Queensland regional solar feed-in tariff now available to systems up to 30kW

In a stroke of very good news for solar power in the Sunshine State, the Queensland Competition Authority (QCA) has announced that the solar feed-in tariff available to solar system owners in regional parts of the state will apply for systems up to 30 kilowatts (30kW) in capacity. Until the QCA’s decision, the limit was 5kW.

The implications of this rule change are significant for both residential & commercial solar system owners as well as the solar industry as a whole. The expansion is part of Queensland’s current Labor government’s efforts to make the state live up to its nickname to the fullest extent possible.

The QCA has also announced that they will be introducing a ‘Time-varying Feed-in Tariff’ (T-FiT) which pays solar system owners a premium for energy that they send into the grid during peak times – and a lower rate for other times.

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What does it mean for going solar in regional Queensland?

The solar feed-in rate available in regional Queensland – set annually by the QCA – sits at 10.1c per kilowatt-hour (10.1c/kWh) for the 2017/2018 financial year. Specifically, it applies to customers on the Ergon Energy network and some customers connected to the Essential Energy network (contact the relevant network directly to find out more).

n.b. Customers on Queensland’s legacy Solar Bonus Feed-in rate of 44c/kWh will continue to receive this rate until 2028 or until they move house.

This 10c rate is comparable to what is currently on offer through most of the rest of Australia, including the southeastern part of Queensland (including Brisbane), which is serviced primarily by the Energex network.

Larger system owners can now tap feed-in benefits

The main way that solar panels allow homes & businesses with solar panels save money these days is by ‘self-consuming’ the solar energy that they produce. For each unit of solar energy that they put to good use directly, they avoid having to purchase a unit of expensive grid electricity – thus saving them about 25-30c/kWh.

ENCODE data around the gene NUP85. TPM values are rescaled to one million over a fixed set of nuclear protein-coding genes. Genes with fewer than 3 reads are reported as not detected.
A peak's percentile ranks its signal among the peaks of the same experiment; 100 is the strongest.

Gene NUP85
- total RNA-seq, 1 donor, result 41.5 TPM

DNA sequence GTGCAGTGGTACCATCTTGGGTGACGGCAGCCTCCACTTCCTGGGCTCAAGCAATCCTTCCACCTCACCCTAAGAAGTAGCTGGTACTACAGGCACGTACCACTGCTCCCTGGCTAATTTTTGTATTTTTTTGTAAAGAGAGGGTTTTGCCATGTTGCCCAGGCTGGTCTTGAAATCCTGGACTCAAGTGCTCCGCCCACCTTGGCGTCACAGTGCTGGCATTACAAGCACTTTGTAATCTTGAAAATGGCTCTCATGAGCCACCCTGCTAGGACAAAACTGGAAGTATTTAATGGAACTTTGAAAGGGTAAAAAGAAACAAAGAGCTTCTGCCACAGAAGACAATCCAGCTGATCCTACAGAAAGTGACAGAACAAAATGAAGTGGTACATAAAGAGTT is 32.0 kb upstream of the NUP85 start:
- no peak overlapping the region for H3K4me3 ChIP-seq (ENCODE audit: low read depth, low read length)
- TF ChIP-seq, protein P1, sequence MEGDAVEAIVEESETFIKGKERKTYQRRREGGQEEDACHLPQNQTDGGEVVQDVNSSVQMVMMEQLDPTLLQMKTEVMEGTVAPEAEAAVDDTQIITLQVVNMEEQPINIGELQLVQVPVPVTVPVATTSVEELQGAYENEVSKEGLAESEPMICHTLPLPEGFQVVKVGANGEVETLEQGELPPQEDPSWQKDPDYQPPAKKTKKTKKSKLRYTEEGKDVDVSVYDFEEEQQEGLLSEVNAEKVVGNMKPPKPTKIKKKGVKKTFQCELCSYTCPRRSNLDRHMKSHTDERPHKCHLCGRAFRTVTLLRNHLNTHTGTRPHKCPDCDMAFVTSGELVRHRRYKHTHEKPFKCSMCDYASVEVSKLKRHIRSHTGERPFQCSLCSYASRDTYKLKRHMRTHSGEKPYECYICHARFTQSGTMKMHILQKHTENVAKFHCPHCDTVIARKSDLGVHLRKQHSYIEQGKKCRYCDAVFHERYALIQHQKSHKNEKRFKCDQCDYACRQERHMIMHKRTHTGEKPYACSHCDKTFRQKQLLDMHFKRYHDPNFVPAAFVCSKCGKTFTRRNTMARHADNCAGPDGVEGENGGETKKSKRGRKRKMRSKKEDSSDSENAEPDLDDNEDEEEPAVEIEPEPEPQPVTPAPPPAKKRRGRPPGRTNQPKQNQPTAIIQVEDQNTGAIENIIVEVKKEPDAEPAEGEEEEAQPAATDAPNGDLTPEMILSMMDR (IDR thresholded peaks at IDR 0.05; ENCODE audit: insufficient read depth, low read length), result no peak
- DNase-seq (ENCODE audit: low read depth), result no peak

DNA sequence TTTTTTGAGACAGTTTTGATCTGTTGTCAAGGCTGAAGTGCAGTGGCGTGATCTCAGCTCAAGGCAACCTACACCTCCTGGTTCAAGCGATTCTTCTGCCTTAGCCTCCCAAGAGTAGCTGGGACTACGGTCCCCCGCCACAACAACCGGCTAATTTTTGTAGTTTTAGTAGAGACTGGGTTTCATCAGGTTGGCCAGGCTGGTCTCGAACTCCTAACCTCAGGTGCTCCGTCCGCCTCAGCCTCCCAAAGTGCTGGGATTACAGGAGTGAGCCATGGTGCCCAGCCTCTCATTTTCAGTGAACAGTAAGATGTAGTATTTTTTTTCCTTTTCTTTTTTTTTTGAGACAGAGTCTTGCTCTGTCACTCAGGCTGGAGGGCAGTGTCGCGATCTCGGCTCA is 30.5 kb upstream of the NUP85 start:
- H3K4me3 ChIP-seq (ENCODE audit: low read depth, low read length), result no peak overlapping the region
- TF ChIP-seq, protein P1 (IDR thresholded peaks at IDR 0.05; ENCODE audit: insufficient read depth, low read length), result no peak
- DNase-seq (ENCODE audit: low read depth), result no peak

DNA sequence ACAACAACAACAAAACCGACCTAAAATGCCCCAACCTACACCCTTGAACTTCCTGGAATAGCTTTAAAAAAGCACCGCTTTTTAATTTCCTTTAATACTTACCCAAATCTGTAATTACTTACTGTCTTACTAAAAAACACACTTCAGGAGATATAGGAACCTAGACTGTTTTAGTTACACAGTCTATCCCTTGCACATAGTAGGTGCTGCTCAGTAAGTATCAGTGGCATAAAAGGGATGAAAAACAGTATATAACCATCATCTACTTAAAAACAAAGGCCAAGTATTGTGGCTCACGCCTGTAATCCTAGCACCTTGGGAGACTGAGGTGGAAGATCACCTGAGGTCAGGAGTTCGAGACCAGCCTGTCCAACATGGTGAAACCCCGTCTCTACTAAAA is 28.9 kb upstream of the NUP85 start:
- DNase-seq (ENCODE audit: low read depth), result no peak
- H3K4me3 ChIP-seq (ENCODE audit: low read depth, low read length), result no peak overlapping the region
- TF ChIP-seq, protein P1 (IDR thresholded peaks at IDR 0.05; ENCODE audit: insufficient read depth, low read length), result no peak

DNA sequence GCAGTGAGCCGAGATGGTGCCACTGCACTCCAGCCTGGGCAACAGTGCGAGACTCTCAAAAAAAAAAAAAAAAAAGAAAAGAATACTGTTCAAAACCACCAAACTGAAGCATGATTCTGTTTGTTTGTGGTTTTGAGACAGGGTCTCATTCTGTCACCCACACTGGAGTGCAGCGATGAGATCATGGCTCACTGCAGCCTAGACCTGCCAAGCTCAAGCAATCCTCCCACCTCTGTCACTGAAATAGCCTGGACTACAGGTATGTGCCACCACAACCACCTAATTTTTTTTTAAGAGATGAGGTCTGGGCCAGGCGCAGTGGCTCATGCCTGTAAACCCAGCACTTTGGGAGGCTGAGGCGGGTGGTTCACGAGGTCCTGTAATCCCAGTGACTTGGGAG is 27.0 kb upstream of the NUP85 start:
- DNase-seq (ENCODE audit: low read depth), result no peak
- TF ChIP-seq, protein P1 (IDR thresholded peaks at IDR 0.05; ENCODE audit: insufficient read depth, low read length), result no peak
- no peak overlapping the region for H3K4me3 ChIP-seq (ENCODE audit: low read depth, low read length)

These days, solar feed-in tariffs are mainly a secondary benefit of having solar; it offers some value for the solar energy that homes & businesses are unable to consume themselves. Although solar system owners would be better off self-consuming 100% of their solar energy, in practice this isn’t always possible; the feed-in rate acts as a sort of financial buffer, allowing them to receive at least some compensation for their excess solar energy.

For homes & businesses with high rates of electricity consumption, however, a 5kW solar system may not be large enough to suit their self-consumption needs. Until recently, anyone installing a system larger than 5kW in regional Queensland would have only seen the benefits of self-consumption, with their excess solar energy potentially going to waste. The increased upper limit for FiT eligibility, however, means that owners of larger system sizes (up to 30kW) may now also reap the secondary benefit of feed-in tariff revenues as well.

An announcement about the details of the T-FiT is pending.

A rough example

A customer on the Ergon network with a 10kW solar system, with an average daily consumption of 35kWh and a solar self-consumption rate of 60% would have saved approximately $2,700 annually thanks to their solar before the new rules (i.e. no feed-in tariff benefit).

Under the expanded feed-in tariff eligibility rules, however, the same customer would save around $3,270 per year thanks to the bill credits earned under the feed-in tariff. This works out to about 20% additional savings, and could potentially change the attractiveness of investing in solar for a home.

You can try our Solar System Payback Calculator to run some numbers yourself

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Eligibility criteria:

According to the Queensland Department of Energy and Water Supply (DEWS), eligibility for the regional FiT is subject to the following conditions:

To maintain eligibility for the regional feed-in tariff rate, you have to:

  • operate a solar PV system with a maximum inverter capacity not exceeding 30 kilowatts
  • consume less than 100 megawatt hours (MW) of electricity a year (the average home uses approximately 6.1 megawatts a year)
  • for the premises where the solar PV system is installed, be a retail customer of:
    • Ergon Energy Queensland, or
    • Origin Energy (only if you are connected to the Essential Energy supply network)
  • have a network connection agreement in place with an electricity distributor signaling their approval to connect the PV system to the electricity grid, and be connected to the Queensland electricity grid
  • have only one solar PV system receiving the feed-in tariff per premise.

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James Martin II


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